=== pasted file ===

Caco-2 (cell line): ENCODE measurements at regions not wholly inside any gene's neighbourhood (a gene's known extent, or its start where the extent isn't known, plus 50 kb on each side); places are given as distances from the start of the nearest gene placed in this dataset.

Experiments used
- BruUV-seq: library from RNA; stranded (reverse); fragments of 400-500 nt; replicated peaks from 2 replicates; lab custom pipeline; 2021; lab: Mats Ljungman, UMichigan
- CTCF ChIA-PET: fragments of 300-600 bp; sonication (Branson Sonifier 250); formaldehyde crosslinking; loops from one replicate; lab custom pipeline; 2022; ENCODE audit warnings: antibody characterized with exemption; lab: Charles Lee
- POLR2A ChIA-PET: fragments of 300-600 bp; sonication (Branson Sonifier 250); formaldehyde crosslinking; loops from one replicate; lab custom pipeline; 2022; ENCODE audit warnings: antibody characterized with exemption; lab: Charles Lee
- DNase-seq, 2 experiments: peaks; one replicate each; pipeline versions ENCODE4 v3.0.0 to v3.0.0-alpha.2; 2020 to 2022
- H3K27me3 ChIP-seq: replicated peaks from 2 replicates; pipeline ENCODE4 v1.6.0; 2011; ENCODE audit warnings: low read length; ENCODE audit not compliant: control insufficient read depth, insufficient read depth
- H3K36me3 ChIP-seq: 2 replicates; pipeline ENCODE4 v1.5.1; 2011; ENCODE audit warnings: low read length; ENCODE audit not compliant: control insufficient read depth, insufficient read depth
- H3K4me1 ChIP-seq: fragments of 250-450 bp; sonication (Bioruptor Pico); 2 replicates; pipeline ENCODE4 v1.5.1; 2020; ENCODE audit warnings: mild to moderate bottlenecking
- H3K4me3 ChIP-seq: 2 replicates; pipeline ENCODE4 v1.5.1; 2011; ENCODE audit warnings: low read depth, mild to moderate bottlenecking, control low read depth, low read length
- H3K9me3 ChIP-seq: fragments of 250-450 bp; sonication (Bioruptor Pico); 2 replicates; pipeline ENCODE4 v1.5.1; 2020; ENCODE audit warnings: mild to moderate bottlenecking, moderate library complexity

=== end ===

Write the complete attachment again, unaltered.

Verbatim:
Caco-2 (cell line): ENCODE measurements at regions not wholly inside any gene's neighbourhood (a gene's known extent, or its start where the extent isn't known, plus 50 kb on each side); places are given as distances from the start of the nearest gene placed in this dataset.

Experiments used
- BruUV-seq: library from RNA; stranded (reverse); fragments of 400-500 nt; replicated peaks from 2 replicates; lab custom pipeline; 2021; lab: Mats Ljungman, UMichigan
- CTCF ChIA-PET: fragments of 300-600 bp; sonication (Branson Sonifier 250); formaldehyde crosslinking; loops from one replicate; lab custom pipeline; 2022; ENCODE audit warnings: antibody characterized with exemption; lab: Charles Lee
- POLR2A ChIA-PET: fragments of 300-600 bp; sonication (Branson Sonifier 250); formaldehyde crosslinking; loops from one replicate; lab custom pipeline; 2022; ENCODE audit warnings: antibody characterized with exemption; lab: Charles Lee
- DNase-seq, 2 experiments: peaks; one replicate each; pipeline versions ENCODE4 v3.0.0 to v3.0.0-alpha.2; 2020 to 2022
- H3K27me3 ChIP-seq: replicated peaks from 2 replicates; pipeline ENCODE4 v1.6.0; 2011; ENCODE audit warnings: low read length; ENCODE audit not compliant: control insufficient read depth, insufficient read depth
- H3K36me3 ChIP-seq: 2 replicates; pipeline ENCODE4 v1.5.1; 2011; ENCODE audit warnings: low read length; ENCODE audit not compliant: control insufficient read depth, insufficient read depth
- H3K4me1 ChIP-seq: fragments of 250-450 bp; sonication (Bioruptor Pico); 2 replicates; pipeline ENCODE4 v1.5.1; 2020; ENCODE audit warnings: mild to moderate bottlenecking
- H3K4me3 ChIP-seq: 2 replicates; pipeline ENCODE4 v1.5.1; 2011; ENCODE audit warnings: low read depth, mild to moderate bottlenecking, control low read depth, low read length
- H3K9me3 ChIP-seq: fragments of 250-450 bp; sonication (Bioruptor Pico); 2 replicates; pipeline ENCODE4 v1.5.1; 2020; ENCODE audit warnings: mild to moderate bottlenecking, moderate library complexity